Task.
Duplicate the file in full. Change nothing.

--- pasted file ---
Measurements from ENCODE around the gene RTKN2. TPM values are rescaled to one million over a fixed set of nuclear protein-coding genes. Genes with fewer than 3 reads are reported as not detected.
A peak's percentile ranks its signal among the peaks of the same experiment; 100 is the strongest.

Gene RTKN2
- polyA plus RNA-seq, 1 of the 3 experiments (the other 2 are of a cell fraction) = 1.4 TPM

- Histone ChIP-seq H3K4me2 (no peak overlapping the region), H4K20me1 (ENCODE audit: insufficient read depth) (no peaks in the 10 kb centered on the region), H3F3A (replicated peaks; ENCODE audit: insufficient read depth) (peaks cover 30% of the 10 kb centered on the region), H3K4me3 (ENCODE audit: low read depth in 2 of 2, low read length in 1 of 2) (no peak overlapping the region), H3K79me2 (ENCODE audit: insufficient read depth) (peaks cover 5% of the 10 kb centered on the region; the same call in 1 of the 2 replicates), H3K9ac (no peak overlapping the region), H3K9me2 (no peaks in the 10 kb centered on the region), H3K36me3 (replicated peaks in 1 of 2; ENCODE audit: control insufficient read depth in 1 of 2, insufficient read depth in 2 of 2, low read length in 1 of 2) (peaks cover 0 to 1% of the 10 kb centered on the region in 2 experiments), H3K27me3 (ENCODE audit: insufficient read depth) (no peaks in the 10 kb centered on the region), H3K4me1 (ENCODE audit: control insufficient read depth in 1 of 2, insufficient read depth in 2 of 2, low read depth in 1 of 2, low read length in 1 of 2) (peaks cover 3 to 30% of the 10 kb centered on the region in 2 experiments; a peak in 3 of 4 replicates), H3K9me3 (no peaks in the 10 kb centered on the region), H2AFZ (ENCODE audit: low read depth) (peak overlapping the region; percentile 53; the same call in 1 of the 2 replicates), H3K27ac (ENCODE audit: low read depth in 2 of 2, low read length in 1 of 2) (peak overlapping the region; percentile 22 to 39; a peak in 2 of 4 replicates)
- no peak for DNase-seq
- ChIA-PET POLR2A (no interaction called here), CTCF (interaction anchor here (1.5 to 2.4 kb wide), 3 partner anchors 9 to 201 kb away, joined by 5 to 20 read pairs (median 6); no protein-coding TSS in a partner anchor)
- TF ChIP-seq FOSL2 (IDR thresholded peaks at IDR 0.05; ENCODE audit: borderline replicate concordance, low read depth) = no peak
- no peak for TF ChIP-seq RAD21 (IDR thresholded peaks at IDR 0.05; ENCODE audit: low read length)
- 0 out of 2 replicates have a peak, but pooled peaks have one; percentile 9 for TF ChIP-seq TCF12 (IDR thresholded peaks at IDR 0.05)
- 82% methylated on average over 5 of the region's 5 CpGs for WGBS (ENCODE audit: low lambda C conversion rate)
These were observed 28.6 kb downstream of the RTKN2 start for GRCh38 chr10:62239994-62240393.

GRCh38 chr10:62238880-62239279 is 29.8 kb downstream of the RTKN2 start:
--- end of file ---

Measurements from ENCODE around the gene RTKN2. TPM values are rescaled to one million over a fixed set of nuclear protein-coding genes. Genes with fewer than 3 reads are reported as not detected.
A peak's percentile ranks its signal among the peaks of the same experiment; 100 is the strongest.

Gene RTKN2
- polyA plus RNA-seq, 1 of the 3 experiments (the other 2 are of a cell fraction) = 1.4 TPM

- Histone ChIP-seq H3K4me2 (no peak overlapping the region), H4K20me1 (ENCODE audit: insufficient read depth) (no peaks in the 10 kb centered on the region), H3F3A (replicated peaks; ENCODE audit: insufficient read depth) (peaks cover 30% of the 10 kb centered on the region), H3K4me3 (ENCODE audit: low read depth in 2 of 2, low read length in 1 of 2) (no peak overlapping the region), H3K79me2 (ENCODE audit: insufficient read depth) (peaks cover 5% of the 10 kb centered on the region; the same call in 1 of the 2 replicates), H3K9ac (no peak overlapping the region), H3K9me2 (no peaks in the 10 kb centered on the region), H3K36me3 (replicated peaks in 1 of 2; ENCODE audit: control insufficient read depth in 1 of 2, insufficient read depth in 2 of 2, low read length in 1 of 2) (peaks cover 0 to 1% of the 10 kb centered on the region in 2 experiments), H3K27me3 (ENCODE audit: insufficient read depth) (no peaks in the 10 kb centered on the region), H3K4me1 (ENCODE audit: control insufficient read depth in 1 of 2, insufficient read depth in 2 of 2, low read depth in 1 of 2, low read length in 1 of 2) (peaks cover 3 to 30% of the 10 kb centered on the region in 2 experiments; a peak in 3 of 4 replicates), H3K9me3 (no peaks in the 10 kb centered on the region), H2AFZ (ENCODE audit: low read depth) (peak overlapping the region; percentile 53; the same call in 1 of the 2 replicates), H3K27ac (ENCODE audit: low read depth in 2 of 2, low read length in 1 of 2) (peak overlapping the region; percentile 22 to 39; a peak in 2 of 4 replicates)
- no peak for DNase-seq
- ChIA-PET POLR2A (no interaction called here), CTCF (interaction anchor here (1.5 to 2.4 kb wide), 3 partner anchors 9 to 201 kb away, joined by 5 to 20 read pairs (median 6); no protein-coding TSS in a partner anchor)
- TF ChIP-seq FOSL2 (IDR thresholded peaks at IDR 0.05; ENCODE audit: borderline replicate concordance, low read depth) = no peak
- no peak for TF ChIP-seq RAD21 (IDR thresholded peaks at IDR 0.05; ENCODE audit: low read length)
- 0 out of 2 replicates have a peak, but pooled peaks have one; percentile 9 for TF ChIP-seq TCF12 (IDR thresholded peaks at IDR 0.05)
- 82% methylated on average over 5 of the region's 5 CpGs for WGBS (ENCODE audit: low lambda C conversion rate)
These were observed 28.6 kb downstream of the RTKN2 start for GRCh38 chr10:62239994-62240393.

GRCh38 chr10:62238880-62239279 is 29.8 kb downstream of the RTKN2 start: